¶ . . . regarding what I have always loved and regarded as an Eden. You might have seen it posted here before: The Eastern Sierra Nevada. Kalifornia, if one can look beyond (a difficult task, at best!) the out-of-control officials at the helm, is a wonderful place for the outdoors type. In fact, when I’m spending time on the East Scarp, the “state of the State” is mostly out of mind. An Eden, indeed. I encourage all to do what I call “The 395 Ride;” it’s 375 miles, Mojave, California to Reno, Nevada along U.S. 395, of wonderment that many Californians, even, have not experienced. Here’s a fairly good link to maybe start on a trip plan.
That being said, it has long been my goal to bail out of L.A. Though a great place to grow up (Venice, CA), it is now overcrowded, overpriced, balkanized, and an increasingly more hazardous place to live, and I don’t mean earthquakes. I’ll never live more than a day’s drive from the Sierras (at least never east of the 100th meridian!). Northern Nevada is my choice, so much more distinctly glorious than Clark County. High country, sagebrush desert, the Comstock Lode, it’s enamoring. However, it’s urged that you read this newspiece, from the Reno Gazette-Journal .
Here are some of the salient points:
- One federal LEO (Forest Service) for nearly 1.3 million acres of National Forest, from Reno to Mono Lake, CA.
- Increasingly urban problems, including drug-fueled youth parties, illegal dumping, vandalism, assaults and even murder.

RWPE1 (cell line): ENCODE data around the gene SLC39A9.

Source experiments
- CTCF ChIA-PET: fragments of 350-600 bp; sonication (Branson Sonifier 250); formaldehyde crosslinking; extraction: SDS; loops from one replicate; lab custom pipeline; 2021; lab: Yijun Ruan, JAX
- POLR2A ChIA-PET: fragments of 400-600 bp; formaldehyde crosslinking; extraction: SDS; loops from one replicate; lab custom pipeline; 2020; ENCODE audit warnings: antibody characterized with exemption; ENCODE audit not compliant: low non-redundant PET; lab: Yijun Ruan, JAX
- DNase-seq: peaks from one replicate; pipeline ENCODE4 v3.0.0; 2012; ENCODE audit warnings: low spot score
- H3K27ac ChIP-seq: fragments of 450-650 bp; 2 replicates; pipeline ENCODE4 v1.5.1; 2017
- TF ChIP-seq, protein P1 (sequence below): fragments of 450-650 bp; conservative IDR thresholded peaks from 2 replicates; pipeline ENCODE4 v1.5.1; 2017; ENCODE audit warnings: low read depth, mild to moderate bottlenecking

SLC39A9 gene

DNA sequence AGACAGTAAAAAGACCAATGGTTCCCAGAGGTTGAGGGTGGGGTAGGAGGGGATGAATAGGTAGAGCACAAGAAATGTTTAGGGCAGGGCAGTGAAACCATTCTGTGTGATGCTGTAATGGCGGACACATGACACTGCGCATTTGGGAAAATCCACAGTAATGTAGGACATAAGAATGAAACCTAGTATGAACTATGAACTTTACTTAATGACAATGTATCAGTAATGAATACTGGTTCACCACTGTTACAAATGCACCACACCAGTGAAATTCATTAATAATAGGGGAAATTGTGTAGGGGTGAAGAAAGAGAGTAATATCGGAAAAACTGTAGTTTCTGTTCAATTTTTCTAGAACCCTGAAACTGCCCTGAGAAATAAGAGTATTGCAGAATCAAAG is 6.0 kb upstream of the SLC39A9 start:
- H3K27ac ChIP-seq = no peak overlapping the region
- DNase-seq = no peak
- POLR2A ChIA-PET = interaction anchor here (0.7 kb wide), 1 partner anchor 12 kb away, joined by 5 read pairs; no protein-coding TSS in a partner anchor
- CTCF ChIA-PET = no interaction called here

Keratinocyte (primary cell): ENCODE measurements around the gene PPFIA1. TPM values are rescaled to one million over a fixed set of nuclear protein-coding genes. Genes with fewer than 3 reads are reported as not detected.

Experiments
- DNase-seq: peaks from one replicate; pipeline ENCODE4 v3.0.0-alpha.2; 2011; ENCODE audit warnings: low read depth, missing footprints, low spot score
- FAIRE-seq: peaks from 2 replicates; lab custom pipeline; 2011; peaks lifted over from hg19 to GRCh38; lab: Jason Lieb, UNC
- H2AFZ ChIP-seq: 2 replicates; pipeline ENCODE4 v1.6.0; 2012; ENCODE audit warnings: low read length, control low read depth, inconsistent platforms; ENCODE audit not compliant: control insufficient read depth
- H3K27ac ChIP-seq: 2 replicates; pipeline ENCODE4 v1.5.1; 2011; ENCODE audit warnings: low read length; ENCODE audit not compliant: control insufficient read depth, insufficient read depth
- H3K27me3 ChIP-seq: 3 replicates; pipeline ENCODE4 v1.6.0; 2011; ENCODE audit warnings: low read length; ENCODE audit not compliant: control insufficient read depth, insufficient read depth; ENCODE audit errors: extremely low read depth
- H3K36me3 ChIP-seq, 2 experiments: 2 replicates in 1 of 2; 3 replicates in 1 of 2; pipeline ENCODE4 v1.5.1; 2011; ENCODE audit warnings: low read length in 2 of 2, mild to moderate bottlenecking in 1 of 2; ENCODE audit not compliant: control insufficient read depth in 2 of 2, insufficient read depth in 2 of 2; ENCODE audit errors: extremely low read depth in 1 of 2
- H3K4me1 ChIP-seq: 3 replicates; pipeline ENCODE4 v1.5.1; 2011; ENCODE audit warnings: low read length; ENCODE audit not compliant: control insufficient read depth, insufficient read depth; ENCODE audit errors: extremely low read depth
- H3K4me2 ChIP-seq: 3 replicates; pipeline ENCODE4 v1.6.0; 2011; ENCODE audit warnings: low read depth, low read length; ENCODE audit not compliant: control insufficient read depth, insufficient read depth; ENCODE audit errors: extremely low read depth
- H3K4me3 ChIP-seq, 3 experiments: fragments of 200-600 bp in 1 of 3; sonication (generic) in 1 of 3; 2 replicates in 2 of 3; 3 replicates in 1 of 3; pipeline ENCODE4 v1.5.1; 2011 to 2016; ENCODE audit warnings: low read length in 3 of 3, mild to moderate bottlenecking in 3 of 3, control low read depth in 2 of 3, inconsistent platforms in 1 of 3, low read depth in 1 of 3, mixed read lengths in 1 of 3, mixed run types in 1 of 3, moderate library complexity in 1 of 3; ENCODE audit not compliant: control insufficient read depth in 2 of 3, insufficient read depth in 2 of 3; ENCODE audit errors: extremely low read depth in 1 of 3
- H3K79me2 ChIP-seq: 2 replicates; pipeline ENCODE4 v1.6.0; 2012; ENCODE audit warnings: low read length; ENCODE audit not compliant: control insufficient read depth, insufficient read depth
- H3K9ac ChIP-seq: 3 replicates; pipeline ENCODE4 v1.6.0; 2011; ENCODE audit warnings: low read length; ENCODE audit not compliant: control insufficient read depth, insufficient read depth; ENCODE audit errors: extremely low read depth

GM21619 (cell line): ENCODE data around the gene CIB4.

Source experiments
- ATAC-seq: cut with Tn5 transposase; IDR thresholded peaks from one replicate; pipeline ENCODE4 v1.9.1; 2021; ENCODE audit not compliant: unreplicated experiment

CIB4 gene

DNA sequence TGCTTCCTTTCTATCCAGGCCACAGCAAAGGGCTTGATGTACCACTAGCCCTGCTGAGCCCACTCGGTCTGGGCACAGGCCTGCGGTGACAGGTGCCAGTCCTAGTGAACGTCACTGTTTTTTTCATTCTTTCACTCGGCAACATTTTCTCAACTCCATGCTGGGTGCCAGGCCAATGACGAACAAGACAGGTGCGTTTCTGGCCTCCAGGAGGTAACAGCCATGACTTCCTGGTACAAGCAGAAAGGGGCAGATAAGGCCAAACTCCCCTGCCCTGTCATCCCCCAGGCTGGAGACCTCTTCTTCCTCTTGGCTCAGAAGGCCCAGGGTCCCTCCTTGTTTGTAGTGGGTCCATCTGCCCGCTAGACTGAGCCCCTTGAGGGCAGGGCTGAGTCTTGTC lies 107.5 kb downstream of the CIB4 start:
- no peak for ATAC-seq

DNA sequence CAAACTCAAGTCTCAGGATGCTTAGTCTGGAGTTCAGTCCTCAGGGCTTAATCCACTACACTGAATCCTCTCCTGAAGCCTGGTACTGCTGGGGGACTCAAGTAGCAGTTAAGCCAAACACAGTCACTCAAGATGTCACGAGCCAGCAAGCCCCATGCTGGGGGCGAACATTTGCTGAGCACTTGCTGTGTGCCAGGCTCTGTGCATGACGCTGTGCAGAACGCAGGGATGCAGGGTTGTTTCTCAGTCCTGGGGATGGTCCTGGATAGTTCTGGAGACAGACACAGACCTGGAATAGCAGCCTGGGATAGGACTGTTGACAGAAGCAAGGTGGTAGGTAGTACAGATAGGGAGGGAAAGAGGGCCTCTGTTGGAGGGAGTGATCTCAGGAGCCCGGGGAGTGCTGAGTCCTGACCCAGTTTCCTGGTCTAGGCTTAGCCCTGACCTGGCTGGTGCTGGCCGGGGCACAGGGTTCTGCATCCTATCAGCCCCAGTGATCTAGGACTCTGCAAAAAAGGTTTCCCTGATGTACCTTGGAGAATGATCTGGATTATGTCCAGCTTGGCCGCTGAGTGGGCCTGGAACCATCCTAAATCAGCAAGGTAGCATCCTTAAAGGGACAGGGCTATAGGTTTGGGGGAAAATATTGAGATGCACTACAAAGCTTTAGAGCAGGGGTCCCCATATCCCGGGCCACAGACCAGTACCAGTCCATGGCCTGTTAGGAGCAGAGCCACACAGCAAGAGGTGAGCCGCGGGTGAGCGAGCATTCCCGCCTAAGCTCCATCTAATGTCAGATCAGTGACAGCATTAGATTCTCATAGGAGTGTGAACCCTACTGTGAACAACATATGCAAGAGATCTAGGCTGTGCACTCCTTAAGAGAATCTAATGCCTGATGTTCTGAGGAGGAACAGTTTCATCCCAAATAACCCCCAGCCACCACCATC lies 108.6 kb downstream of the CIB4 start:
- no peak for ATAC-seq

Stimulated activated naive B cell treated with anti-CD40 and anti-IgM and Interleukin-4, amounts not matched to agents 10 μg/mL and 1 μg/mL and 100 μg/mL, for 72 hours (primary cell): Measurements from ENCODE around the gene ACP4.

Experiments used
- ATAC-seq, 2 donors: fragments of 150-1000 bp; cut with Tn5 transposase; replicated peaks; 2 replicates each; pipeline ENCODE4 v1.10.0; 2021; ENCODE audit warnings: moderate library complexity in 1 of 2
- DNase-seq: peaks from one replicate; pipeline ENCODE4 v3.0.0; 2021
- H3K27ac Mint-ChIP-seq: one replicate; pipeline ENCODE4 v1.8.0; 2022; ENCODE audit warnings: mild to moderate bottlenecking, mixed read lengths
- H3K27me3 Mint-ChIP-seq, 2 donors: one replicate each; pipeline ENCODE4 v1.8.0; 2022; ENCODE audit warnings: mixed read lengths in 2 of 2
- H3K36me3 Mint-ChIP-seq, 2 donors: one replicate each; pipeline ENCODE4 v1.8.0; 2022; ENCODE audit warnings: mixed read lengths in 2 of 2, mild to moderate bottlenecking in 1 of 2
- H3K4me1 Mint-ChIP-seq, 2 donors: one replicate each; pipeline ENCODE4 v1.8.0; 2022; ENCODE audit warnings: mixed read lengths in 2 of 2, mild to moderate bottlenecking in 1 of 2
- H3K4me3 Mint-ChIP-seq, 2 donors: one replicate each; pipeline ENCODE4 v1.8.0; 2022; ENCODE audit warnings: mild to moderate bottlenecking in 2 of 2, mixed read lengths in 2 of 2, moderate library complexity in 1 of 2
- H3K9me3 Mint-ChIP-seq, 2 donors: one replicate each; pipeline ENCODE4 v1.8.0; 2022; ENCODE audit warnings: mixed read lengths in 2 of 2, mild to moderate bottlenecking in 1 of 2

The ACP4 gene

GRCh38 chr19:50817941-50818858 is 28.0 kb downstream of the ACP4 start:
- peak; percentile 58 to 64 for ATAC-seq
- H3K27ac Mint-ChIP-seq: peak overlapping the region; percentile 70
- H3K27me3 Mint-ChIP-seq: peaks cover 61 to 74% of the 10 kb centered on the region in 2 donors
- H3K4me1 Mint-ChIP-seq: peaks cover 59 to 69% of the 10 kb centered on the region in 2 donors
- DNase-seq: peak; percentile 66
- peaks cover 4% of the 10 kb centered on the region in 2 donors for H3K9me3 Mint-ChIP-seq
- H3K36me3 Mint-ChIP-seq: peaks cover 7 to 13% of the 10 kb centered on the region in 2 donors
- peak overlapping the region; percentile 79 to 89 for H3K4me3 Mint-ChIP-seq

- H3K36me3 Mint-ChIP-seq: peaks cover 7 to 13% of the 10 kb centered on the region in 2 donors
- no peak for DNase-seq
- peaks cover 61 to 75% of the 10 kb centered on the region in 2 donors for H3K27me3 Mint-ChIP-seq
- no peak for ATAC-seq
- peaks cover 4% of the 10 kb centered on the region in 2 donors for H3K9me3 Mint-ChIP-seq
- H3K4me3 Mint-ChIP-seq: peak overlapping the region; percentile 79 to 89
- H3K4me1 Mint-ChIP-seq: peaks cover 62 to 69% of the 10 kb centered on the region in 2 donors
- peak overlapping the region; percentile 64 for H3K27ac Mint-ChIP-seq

- A wide range of crimes are occurring in the forest, often involving “urban spillover” activities, including gangs and drive-by shootings, rapes and assaults. They expected marijuana cultivation to be an issue and weren’t disappointed. But they were surprised at the scope of methamphetamine manufacturing occurring on national forest land.
- Evidence of satanic cult activity
- Gang activity; One officer: “I’ve dealt with the Mexican Mafia in the forest. They want to recreate, too.”
- “. . .a place near Mammoth Lakes . . . with aggressive panhandlers . . .”
Alarming, to be sure,in all of the numerous trips I’ve taken and the multitude good times and memories I cherish, I have encountered nothing but great folks.Still, I mourn for the changing face and times of the West . . .
I’ve often thought, “They ought to make this whole place a National Park": NOT! That totally limits, er, eliminates your “readiness” capabilities.
Make the trip; idealistically, the more of a presence of the "good folks," I believe, discourages the negative. Let's not get in the position of "having to take it back." All too often, by then it is too late . . .